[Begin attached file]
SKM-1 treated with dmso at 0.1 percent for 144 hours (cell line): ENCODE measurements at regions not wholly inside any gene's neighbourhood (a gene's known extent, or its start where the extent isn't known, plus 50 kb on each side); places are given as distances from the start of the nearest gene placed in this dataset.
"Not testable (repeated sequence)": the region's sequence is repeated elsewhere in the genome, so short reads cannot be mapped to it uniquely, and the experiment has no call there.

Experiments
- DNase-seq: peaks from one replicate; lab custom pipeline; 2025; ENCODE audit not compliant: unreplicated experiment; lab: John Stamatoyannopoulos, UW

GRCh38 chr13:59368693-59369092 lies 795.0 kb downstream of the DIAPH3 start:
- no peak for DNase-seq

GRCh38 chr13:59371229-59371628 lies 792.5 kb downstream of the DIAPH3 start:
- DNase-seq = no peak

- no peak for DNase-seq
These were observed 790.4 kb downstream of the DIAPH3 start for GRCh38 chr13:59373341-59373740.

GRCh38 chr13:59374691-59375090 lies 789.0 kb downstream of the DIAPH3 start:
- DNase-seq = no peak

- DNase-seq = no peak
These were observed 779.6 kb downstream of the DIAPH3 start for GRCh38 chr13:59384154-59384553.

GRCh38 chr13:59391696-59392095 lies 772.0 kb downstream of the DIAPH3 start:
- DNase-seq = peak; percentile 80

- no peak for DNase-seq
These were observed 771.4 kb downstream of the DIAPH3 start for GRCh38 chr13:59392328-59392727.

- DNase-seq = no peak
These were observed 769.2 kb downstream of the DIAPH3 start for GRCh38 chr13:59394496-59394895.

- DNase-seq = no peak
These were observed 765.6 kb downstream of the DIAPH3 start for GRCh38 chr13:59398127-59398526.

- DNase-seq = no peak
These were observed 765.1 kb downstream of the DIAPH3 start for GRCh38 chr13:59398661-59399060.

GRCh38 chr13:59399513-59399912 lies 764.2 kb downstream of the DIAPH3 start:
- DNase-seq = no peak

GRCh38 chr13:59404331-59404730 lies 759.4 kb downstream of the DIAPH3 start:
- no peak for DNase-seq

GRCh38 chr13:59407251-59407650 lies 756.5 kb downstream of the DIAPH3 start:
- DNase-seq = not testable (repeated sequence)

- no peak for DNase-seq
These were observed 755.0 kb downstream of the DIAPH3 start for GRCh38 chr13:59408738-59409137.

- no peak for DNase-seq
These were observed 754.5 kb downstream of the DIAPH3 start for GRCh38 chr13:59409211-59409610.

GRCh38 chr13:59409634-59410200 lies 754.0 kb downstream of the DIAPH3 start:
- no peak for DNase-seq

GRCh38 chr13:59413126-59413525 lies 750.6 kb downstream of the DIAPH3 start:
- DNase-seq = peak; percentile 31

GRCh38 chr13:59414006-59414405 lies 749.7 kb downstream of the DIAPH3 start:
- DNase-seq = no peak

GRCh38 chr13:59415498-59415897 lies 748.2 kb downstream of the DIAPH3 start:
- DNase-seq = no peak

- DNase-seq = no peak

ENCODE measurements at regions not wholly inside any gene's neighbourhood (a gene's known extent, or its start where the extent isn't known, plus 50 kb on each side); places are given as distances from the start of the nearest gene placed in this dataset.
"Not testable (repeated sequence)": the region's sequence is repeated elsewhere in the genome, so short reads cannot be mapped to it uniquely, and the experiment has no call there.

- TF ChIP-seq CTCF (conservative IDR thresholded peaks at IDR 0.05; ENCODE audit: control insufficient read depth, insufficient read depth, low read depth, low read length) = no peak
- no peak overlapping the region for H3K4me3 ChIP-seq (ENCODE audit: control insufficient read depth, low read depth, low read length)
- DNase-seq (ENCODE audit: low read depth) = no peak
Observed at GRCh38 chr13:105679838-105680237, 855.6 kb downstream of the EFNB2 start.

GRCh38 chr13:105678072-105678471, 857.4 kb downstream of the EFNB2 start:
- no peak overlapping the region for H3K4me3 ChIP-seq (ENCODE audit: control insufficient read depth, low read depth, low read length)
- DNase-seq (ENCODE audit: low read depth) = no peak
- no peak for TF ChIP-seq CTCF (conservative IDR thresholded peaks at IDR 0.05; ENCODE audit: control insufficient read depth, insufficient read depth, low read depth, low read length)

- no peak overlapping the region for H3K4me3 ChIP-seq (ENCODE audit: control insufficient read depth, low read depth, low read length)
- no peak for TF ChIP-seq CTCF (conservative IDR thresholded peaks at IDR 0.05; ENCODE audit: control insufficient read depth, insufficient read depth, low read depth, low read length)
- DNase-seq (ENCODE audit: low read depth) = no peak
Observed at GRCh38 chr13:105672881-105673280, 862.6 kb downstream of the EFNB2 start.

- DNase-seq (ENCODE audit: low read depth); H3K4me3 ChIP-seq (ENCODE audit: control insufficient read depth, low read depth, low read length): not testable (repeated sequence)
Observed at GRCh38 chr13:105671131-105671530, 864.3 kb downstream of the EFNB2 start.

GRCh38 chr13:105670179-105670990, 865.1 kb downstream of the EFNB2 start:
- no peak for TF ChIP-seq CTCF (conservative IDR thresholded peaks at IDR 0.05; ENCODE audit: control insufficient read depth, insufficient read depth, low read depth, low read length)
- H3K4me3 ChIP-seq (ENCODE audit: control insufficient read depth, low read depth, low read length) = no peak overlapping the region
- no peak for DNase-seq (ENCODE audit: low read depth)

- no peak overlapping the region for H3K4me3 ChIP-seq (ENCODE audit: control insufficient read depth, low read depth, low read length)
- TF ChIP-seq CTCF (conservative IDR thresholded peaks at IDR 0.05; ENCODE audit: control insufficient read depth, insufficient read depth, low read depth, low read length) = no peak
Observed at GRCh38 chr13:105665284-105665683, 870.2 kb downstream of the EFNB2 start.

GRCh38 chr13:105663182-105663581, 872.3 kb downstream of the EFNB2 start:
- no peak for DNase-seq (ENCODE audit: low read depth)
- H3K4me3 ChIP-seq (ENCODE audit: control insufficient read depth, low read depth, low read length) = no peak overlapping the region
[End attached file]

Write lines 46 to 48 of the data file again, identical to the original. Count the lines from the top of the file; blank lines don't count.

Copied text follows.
- TF ChIP-seq CTCF (conservative IDR thresholded peaks at IDR 0.05; ENCODE audit: control insufficient read depth, insufficient read depth, low read depth, low read length) = no peak
- no peak overlapping the region for H3K4me3 ChIP-seq (ENCODE audit: control insufficient read depth, low read depth, low read length)
- DNase-seq (ENCODE audit: low read depth) = no peak